Cognitive impairment, depression and the specificity of autobiographical memory in the elderly.
Phillips S., Williams JM.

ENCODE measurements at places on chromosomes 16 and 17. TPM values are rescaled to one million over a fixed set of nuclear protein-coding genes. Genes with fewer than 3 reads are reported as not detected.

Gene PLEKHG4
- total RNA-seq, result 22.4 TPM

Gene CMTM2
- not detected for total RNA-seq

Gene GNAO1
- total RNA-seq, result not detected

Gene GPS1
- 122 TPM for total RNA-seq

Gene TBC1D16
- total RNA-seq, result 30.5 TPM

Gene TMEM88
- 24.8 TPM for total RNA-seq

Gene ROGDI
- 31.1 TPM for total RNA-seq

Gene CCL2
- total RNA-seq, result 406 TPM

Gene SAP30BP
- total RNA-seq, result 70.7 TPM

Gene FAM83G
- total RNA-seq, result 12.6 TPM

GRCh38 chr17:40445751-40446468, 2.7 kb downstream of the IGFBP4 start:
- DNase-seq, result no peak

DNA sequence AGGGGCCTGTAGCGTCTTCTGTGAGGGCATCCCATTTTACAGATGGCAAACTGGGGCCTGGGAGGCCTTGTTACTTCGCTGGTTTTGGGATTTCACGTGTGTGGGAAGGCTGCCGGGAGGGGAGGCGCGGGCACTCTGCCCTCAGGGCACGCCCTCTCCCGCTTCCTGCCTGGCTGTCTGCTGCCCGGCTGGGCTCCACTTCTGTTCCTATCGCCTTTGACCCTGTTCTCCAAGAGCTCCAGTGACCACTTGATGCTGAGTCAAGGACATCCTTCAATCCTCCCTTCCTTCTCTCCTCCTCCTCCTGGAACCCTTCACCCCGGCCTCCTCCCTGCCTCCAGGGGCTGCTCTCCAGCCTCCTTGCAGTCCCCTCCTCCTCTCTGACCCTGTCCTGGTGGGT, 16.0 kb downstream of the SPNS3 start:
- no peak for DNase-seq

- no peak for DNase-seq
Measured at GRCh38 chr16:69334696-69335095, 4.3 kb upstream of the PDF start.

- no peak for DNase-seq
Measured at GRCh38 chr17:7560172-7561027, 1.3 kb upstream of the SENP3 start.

Previous research has shown that both depressed (Williams & Scott, 1988) and elderly (Winthorpe & Rabbitt, 1988) people have difficulties in being specific in autobiographical memory. However, no study has examined the joint impact of cognitive impairment and affective disturbance. In this preliminary study, 22 elderly people with memory complaints were tested with the Autobiographical Memory Test, the Brief Assessment Schedule Depression Cards, Geriatric Depression Scale and the Mini-Mental State Examination. Results showed that autobiographical specificity decreased with increasing levels of cognitive impairment. Participants were more likely to produce overgeneral memories (omissions or generic memories) than extended or specific memories. There was little relation between severity of depression and specificity in autobiographical memory, consistent with previous suggestions that overgenerality in depression is a long-term cognitive style unaffected by state depression (Brittlebank, Scott, Williams & Ferrier, 1993).